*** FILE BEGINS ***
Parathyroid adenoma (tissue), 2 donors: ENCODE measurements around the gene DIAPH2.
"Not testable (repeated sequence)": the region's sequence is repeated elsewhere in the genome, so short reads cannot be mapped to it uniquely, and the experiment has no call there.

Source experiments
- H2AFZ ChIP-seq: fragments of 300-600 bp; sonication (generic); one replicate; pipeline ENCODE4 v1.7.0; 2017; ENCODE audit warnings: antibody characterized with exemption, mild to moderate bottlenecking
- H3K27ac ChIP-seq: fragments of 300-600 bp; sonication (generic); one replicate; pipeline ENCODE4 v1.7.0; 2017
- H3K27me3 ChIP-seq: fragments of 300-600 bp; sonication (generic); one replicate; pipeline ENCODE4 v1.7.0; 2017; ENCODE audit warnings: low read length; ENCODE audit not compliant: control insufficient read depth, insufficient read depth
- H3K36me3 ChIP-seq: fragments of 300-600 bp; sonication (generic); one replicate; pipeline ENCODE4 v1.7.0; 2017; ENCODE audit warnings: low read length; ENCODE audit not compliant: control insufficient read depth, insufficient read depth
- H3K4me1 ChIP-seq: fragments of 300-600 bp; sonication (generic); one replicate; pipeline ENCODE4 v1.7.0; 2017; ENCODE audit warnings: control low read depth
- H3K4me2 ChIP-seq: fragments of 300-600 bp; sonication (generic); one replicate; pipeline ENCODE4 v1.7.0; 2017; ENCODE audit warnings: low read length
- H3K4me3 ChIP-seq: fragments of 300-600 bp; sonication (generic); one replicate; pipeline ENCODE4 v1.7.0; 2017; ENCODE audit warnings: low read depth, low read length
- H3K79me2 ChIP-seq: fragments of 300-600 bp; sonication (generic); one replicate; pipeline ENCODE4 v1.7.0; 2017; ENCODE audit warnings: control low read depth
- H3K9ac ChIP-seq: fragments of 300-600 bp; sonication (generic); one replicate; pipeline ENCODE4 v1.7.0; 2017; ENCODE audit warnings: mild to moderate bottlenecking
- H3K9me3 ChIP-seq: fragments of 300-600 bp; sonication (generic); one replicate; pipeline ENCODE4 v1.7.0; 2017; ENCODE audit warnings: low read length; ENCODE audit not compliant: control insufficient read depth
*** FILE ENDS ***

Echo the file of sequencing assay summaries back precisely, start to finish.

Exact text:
Parathyroid adenoma (tissue), 2 donors: ENCODE measurements around the gene DIAPH2.
"Not testable (repeated sequence)": the region's sequence is repeated elsewhere in the genome, so short reads cannot be mapped to it uniquely, and the experiment has no call there.

Source experiments
- H2AFZ ChIP-seq: fragments of 300-600 bp; sonication (generic); one replicate; pipeline ENCODE4 v1.7.0; 2017; ENCODE audit warnings: antibody characterized with exemption, mild to moderate bottlenecking
- H3K27ac ChIP-seq: fragments of 300-600 bp; sonication (generic); one replicate; pipeline ENCODE4 v1.7.0; 2017
- H3K27me3 ChIP-seq: fragments of 300-600 bp; sonication (generic); one replicate; pipeline ENCODE4 v1.7.0; 2017; ENCODE audit warnings: low read length; ENCODE audit not compliant: control insufficient read depth, insufficient read depth
- H3K36me3 ChIP-seq: fragments of 300-600 bp; sonication (generic); one replicate; pipeline ENCODE4 v1.7.0; 2017; ENCODE audit warnings: low read length; ENCODE audit not compliant: control insufficient read depth, insufficient read depth
- H3K4me1 ChIP-seq: fragments of 300-600 bp; sonication (generic); one replicate; pipeline ENCODE4 v1.7.0; 2017; ENCODE audit warnings: control low read depth
- H3K4me2 ChIP-seq: fragments of 300-600 bp; sonication (generic); one replicate; pipeline ENCODE4 v1.7.0; 2017; ENCODE audit warnings: low read length
- H3K4me3 ChIP-seq: fragments of 300-600 bp; sonication (generic); one replicate; pipeline ENCODE4 v1.7.0; 2017; ENCODE audit warnings: low read depth, low read length
- H3K79me2 ChIP-seq: fragments of 300-600 bp; sonication (generic); one replicate; pipeline ENCODE4 v1.7.0; 2017; ENCODE audit warnings: control low read depth
- H3K9ac ChIP-seq: fragments of 300-600 bp; sonication (generic); one replicate; pipeline ENCODE4 v1.7.0; 2017; ENCODE audit warnings: mild to moderate bottlenecking
- H3K9me3 ChIP-seq: fragments of 300-600 bp; sonication (generic); one replicate; pipeline ENCODE4 v1.7.0; 2017; ENCODE audit warnings: low read length; ENCODE audit not compliant: control insufficient read depth